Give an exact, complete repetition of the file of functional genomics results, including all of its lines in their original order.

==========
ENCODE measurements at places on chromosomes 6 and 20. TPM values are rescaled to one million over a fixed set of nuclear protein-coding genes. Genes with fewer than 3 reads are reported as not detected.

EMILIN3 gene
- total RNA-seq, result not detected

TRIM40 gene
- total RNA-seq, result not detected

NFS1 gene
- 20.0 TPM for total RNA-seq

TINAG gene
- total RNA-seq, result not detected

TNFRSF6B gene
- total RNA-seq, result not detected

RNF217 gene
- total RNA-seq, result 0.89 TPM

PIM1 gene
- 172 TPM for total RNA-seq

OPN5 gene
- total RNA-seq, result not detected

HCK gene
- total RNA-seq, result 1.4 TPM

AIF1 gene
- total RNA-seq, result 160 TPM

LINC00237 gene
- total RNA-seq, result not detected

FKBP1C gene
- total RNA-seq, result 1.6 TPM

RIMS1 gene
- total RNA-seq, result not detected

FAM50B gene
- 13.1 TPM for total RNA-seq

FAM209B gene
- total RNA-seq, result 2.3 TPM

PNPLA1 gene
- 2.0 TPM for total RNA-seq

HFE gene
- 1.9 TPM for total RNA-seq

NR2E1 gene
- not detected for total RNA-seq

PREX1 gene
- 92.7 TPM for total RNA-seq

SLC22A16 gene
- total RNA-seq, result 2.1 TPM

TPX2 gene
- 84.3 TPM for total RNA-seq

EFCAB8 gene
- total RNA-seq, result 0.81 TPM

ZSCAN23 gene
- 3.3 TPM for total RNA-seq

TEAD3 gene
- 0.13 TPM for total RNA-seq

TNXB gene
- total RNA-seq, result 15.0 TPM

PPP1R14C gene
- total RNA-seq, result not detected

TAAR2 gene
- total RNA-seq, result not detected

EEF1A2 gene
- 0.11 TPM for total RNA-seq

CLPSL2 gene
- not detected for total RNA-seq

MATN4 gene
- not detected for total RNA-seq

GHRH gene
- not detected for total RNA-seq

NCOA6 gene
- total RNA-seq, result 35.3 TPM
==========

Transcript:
ENCODE measurements at places on chromosomes 6 and 20. TPM values are rescaled to one million over a fixed set of nuclear protein-coding genes. Genes with fewer than 3 reads are reported as not detected.

EMILIN3 gene
- total RNA-seq, result not detected

TRIM40 gene
- total RNA-seq, result not detected

NFS1 gene
- 20.0 TPM for total RNA-seq

TINAG gene
- total RNA-seq, result not detected

TNFRSF6B gene
- total RNA-seq, result not detected

RNF217 gene
- total RNA-seq, result 0.89 TPM

PIM1 gene
- 172 TPM for total RNA-seq

OPN5 gene
- total RNA-seq, result not detected

HCK gene
- total RNA-seq, result 1.4 TPM

AIF1 gene
- total RNA-seq, result 160 TPM

LINC00237 gene
- total RNA-seq, result not detected

FKBP1C gene
- total RNA-seq, result 1.6 TPM

RIMS1 gene
- total RNA-seq, result not detected

FAM50B gene
- 13.1 TPM for total RNA-seq

FAM209B gene
- total RNA-seq, result 2.3 TPM

PNPLA1 gene
- 2.0 TPM for total RNA-seq

HFE gene
- 1.9 TPM for total RNA-seq

NR2E1 gene
- not detected for total RNA-seq

PREX1 gene
- 92.7 TPM for total RNA-seq

SLC22A16 gene
- total RNA-seq, result 2.1 TPM

TPX2 gene
- 84.3 TPM for total RNA-seq

EFCAB8 gene
- total RNA-seq, result 0.81 TPM

ZSCAN23 gene
- 3.3 TPM for total RNA-seq

TEAD3 gene
- 0.13 TPM for total RNA-seq

TNXB gene
- total RNA-seq, result 15.0 TPM

PPP1R14C gene
- total RNA-seq, result not detected

TAAR2 gene
- total RNA-seq, result not detected

EEF1A2 gene
- 0.11 TPM for total RNA-seq

CLPSL2 gene
- not detected for total RNA-seq

MATN4 gene
- not detected for total RNA-seq

GHRH gene
- not detected for total RNA-seq

NCOA6 gene
- total RNA-seq, result 35.3 TPM